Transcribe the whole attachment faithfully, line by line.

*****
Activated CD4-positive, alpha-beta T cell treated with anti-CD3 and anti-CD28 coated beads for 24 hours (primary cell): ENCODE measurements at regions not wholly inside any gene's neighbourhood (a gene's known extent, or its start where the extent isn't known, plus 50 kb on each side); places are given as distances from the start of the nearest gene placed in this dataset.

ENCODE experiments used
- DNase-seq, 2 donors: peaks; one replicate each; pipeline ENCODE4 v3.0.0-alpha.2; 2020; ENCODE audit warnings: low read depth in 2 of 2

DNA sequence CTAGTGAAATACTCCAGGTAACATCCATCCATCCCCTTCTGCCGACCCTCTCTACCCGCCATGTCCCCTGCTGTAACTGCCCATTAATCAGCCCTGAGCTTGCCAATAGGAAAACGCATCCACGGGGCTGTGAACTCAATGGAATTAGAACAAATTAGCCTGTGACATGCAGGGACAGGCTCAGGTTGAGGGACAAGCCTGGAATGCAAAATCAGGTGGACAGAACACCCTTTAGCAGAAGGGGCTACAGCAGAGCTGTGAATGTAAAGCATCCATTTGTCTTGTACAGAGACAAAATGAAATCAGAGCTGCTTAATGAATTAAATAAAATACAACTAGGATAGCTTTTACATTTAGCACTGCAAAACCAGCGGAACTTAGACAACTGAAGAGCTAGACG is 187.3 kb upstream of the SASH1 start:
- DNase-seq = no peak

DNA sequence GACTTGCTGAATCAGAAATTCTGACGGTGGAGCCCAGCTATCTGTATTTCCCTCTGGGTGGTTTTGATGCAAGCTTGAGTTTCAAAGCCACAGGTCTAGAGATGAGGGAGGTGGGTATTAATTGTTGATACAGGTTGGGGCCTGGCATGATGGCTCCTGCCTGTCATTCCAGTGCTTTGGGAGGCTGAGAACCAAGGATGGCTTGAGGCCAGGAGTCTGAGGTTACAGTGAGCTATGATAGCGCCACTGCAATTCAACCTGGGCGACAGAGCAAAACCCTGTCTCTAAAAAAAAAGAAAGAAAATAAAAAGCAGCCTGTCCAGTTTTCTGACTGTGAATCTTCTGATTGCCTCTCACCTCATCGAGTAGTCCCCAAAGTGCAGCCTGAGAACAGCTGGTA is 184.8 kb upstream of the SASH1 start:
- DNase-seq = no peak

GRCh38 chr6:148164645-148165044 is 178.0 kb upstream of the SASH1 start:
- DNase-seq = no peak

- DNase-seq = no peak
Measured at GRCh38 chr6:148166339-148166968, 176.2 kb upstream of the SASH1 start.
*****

Activated CD4-positive, alpha-beta T cell treated with anti-CD3 and anti-CD28 coated beads for 24 hours (primary cell): ENCODE measurements at regions not wholly inside any gene's neighbourhood (a gene's known extent, or its start where the extent isn't known, plus 50 kb on each side); places are given as distances from the start of the nearest gene placed in this dataset.

ENCODE experiments used
- DNase-seq, 2 donors: peaks; one replicate each; pipeline ENCODE4 v3.0.0-alpha.2; 2020; ENCODE audit warnings: low read depth in 2 of 2

DNA sequence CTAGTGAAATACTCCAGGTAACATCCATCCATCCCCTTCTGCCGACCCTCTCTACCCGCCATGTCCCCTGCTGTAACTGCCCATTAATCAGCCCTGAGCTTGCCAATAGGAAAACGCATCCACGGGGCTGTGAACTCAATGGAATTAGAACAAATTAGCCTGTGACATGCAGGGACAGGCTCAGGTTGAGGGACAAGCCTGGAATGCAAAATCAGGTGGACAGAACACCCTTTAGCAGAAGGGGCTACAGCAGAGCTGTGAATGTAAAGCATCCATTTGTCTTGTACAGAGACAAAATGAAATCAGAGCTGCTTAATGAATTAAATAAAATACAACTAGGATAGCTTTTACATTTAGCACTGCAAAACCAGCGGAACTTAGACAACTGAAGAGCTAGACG is 187.3 kb upstream of the SASH1 start:
- DNase-seq = no peak

DNA sequence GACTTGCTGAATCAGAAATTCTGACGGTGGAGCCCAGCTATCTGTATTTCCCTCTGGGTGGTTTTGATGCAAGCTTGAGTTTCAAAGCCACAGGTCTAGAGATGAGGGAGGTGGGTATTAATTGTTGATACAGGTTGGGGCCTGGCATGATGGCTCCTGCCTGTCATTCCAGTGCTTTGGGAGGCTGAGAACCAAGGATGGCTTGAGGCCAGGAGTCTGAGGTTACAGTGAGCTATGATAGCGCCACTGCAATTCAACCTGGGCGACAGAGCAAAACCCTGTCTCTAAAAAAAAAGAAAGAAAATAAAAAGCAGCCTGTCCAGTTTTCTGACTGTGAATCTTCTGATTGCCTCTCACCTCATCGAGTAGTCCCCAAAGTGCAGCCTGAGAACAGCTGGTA is 184.8 kb upstream of the SASH1 start:
- DNase-seq = no peak

GRCh38 chr6:148164645-148165044 is 178.0 kb upstream of the SASH1 start:
- DNase-seq = no peak

- DNase-seq = no peak
Measured at GRCh38 chr6:148166339-148166968, 176.2 kb upstream of the SASH1 start.